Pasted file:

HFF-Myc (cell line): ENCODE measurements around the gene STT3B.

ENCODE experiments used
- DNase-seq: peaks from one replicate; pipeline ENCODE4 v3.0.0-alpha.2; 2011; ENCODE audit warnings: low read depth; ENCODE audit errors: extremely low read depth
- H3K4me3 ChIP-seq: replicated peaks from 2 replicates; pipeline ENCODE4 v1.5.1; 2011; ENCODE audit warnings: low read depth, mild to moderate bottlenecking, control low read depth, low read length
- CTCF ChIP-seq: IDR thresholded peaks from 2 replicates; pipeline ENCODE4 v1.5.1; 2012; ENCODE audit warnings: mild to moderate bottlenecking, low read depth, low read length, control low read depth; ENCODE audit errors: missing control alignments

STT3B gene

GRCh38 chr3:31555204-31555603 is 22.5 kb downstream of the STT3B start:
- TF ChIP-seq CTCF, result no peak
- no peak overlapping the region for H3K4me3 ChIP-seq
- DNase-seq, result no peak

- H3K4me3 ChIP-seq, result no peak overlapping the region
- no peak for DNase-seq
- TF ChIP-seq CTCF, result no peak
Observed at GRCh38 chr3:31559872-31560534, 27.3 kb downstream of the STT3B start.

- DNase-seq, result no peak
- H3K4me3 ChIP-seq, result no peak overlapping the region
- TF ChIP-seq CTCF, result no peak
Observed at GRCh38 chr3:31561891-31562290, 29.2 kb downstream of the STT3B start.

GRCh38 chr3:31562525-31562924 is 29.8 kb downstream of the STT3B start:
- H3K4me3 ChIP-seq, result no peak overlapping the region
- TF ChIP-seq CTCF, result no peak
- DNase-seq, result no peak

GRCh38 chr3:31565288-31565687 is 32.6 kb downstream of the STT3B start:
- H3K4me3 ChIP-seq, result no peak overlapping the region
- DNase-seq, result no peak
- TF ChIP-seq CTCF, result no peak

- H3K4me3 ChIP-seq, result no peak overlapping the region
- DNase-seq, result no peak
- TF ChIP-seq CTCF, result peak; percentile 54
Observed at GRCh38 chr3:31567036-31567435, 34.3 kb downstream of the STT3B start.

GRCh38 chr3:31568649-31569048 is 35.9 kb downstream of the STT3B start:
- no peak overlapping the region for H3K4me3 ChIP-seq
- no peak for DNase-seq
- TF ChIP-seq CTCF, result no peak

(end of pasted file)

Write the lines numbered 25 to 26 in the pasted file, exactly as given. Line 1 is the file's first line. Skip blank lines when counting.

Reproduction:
- DNase-seq, result no peak
- TF ChIP-seq CTCF, result no peak